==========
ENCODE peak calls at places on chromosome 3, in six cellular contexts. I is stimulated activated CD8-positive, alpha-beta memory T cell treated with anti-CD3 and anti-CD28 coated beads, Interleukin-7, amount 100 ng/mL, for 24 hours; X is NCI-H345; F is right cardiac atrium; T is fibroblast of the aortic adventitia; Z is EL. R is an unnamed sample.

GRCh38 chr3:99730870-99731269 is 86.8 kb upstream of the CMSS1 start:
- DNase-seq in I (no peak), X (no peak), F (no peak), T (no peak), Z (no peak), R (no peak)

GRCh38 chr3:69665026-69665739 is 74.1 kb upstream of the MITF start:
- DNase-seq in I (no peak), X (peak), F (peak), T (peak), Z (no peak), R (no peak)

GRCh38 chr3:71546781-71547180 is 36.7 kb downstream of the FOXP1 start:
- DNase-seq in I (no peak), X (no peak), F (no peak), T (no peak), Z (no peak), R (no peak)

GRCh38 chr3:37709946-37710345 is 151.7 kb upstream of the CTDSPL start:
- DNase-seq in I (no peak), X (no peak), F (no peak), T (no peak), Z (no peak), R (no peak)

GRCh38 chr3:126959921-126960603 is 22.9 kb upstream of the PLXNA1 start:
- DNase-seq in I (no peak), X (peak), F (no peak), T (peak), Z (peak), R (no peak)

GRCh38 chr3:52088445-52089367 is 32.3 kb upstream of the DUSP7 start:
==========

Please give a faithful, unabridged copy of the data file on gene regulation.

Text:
ENCODE peak calls at places on chromosome 3, in six cellular contexts. I is stimulated activated CD8-positive, alpha-beta memory T cell treated with anti-CD3 and anti-CD28 coated beads, Interleukin-7, amount 100 ng/mL, for 24 hours; X is NCI-H345; F is right cardiac atrium; T is fibroblast of the aortic adventitia; Z is EL. R is an unnamed sample.

GRCh38 chr3:99730870-99731269 is 86.8 kb upstream of the CMSS1 start:
- DNase-seq in I (no peak), X (no peak), F (no peak), T (no peak), Z (no peak), R (no peak)

GRCh38 chr3:69665026-69665739 is 74.1 kb upstream of the MITF start:
- DNase-seq in I (no peak), X (peak), F (peak), T (peak), Z (no peak), R (no peak)

GRCh38 chr3:71546781-71547180 is 36.7 kb downstream of the FOXP1 start:
- DNase-seq in I (no peak), X (no peak), F (no peak), T (no peak), Z (no peak), R (no peak)

GRCh38 chr3:37709946-37710345 is 151.7 kb upstream of the CTDSPL start:
- DNase-seq in I (no peak), X (no peak), F (no peak), T (no peak), Z (no peak), R (no peak)

GRCh38 chr3:126959921-126960603 is 22.9 kb upstream of the PLXNA1 start:
- DNase-seq in I (no peak), X (peak), F (no peak), T (peak), Z (peak), R (no peak)

GRCh38 chr3:52088445-52089367 is 32.3 kb upstream of the DUSP7 start: